February 10, 2017
By Jonathan Mayo, special to Jewish Baseball News
I never thought the two sides of my life would ever come together. Baseball and Israel. I mean, for most of my life, that would be like peanut butter and tomato sauce.
Jews and baseball, now that’s long been a thing. That “Great Jews in Sports” pamphlet they joke about in the movie Airplane? I had that book. There was the documentary Jews and Baseball: An American Love Story, written by the great sportswriter Ira Berkow. Throughout my career covering baseball – two decades’ worth at this point – I’ve long sought out Jewish players and talked to them about their background. I vividly remember standing behind the batting cage at Shea Stadium talking to Shawn Green about how he grew up calling his grandparents Bubbe and Zayde without totally understanding why.
But baseball and Israel? My favorite sport that I’ve been lucky enough to turn into a career, and the Jewish homeland where I studied for a year before college? The American national pastime, c with the nation my sister calls home (on Kibbutz Lotan)? No way, no how.
There has been some baseball in Israel over the years, mostly brought over by Americans who moved there. There was an ill-fated attempt at a professional Israel Baseball League that lasted just one season in 2007, but the country wasn’t ready.
But now, maybe it is, which is unbelievable to say. I recently returned from a life-changing trip to Israel with professional baseball players. There were 10 in total – 9 active and one retired – on the trip, along with significant others, children and friends. About two weeks’ worth was crammed into six days of touring. Historical sites, meeting dignitaries, floating in the Dead Sea, a lot of good food and even a little baseball-related activity. The players soaked up every bit of it.
They weren’t just ambassadors of the game, which was the most important objective in many ways. They were ambassadors of American Jewry. Many of these players suited up for Team Israel in the World Baseball Classic qualifier, held in Brooklyn last fall (Israel won). They all had spoken how proud they were to play because they were Jewish. Now, after this trip, the connection, their bond to Israel, is exponentially stronger. All of them spoke of wanting to come back (7 of the 10 had never been before).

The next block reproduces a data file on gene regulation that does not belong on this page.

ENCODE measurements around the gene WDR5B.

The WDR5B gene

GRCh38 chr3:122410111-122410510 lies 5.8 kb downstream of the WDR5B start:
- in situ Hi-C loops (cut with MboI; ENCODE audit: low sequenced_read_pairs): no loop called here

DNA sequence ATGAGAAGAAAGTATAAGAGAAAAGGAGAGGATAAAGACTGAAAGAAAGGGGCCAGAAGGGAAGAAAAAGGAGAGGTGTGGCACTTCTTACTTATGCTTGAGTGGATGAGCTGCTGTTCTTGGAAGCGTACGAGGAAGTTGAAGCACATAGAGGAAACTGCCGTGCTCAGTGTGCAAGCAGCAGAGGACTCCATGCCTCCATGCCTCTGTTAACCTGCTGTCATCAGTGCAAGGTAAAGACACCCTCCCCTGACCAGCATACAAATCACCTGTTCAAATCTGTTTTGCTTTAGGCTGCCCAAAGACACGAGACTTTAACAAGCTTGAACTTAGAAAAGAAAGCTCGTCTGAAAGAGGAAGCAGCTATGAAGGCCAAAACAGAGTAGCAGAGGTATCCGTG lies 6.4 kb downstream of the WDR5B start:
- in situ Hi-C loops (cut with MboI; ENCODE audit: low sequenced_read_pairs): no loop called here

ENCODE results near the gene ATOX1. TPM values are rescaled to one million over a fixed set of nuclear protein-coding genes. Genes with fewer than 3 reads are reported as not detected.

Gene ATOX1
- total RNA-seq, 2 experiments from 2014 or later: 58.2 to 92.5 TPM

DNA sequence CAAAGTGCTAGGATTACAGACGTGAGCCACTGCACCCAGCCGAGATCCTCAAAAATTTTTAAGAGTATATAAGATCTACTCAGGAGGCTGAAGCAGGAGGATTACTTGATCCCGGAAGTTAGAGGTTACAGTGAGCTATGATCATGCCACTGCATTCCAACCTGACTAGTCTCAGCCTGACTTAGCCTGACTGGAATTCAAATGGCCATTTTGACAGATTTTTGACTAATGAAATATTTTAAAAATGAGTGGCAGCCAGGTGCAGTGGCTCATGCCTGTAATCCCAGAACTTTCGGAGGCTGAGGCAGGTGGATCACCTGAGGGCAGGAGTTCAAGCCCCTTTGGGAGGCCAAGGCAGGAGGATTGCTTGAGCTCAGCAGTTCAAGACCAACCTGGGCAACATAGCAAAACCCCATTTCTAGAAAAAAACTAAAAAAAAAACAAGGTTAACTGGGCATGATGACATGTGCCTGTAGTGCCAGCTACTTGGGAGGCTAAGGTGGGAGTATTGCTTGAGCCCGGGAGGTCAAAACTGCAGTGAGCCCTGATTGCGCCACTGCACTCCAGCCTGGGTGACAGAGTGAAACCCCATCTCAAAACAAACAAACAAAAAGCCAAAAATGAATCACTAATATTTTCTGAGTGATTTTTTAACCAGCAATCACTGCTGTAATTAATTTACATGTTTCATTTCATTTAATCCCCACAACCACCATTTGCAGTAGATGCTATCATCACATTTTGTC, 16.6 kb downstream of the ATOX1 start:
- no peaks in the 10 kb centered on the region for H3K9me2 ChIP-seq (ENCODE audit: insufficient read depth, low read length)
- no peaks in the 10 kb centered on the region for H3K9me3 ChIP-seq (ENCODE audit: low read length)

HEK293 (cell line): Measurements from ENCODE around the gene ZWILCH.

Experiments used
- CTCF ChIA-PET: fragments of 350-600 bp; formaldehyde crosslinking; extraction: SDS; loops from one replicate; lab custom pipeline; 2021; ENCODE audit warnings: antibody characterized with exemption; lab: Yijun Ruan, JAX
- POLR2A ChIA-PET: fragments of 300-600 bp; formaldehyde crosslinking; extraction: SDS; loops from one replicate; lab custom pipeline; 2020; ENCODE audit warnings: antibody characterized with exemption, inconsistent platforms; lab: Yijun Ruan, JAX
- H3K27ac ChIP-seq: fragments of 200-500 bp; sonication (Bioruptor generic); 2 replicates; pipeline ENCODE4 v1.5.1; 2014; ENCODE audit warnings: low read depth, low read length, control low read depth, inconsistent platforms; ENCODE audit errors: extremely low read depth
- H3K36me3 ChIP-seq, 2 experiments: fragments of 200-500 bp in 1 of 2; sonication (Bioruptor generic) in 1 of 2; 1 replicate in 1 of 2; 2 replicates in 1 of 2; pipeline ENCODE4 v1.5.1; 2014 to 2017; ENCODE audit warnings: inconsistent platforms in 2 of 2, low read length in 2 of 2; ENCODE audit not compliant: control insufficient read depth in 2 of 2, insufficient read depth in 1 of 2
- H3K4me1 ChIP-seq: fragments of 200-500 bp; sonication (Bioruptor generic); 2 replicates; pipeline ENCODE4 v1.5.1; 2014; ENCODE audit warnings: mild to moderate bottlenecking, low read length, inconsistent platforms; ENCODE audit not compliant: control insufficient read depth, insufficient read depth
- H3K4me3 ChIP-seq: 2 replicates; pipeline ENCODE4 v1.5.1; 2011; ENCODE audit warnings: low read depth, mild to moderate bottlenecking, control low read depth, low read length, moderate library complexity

They also spoke of the impact they could have on the growth in Israel of the sport they have loved so long. They made two baseball stops on this whirlwind tour. One was at Baptist Village, where the country’s only real baseball field stands. The players took some batting practice, and then they took questions from the crowd, mostly kids eager to hear every word.
Then there was a groundbreaking at Beit Shemesh for what will be the first full-fledged baseball facility in the country. There were a few hundred, again largely from the younger set, on hand to get autographs and pictures with these Jewish ballplayers. Many of them were American, or their parents were American, and having baseball to play was painted as a way to help them ease into life in a new country and culture.
I was lucky enough to witness all of this first-hand. And I have Jewish sleepaway camp to thank. I went on the trip – organized by the Israel Association of Baseball and Jeff Aeder, who founded the website JewishBaseballMuseum.com – to help make a documentary film about the trip, about Team Israel, and maybe a little bit about these players exploring their Judaism and building a bond with the Jewish homeland. It’s called Heading Home, and the professional filmmakers are from Ironbound Films. Ironbound’s CEO is Jeremy Newberger, who I met at Camp Young Judaea Sprout Lake some 30 or so years ago. We’re embarking on a KickStarter fundraising campaign to raise money so we can follow the team’s exploits in the World Baseball Classic in South Korea in March and include that footage in the film.
Baseball in Israel is still very much in its infancy. There won’t be a coda to the film with an Israeli in the Major Leagues. Playing in international competition this March might help push it closer to toddlerhood, but there is still a long way to go. The touring players understood this wasn’t going to happen overnight, that it could take 15-20 years to take hold. Whether the end game was to produce professional-level players from the country was beside the point. Just growing the game, helping people – their people – learn to play it and love it, that would be the biggest Dayenu for all of them.
But players saw a fit there, no matter how foreign the game might seem right now. Baseball, one of them told me, is a game of failure. It will knock you down repeatedly, and success comes to those who keep getting back up. It requires a resilience few people have, a trait the players all saw in the Israelis who welcomed them warmly.
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Jonathan Mayo has been a reporter for MLB.com since 1999, covering Minor League prospects and the Draft. He spends his spare time trying to make sure he knows who every Jew in baseball is. Follow him on Twitter or at MLB.com.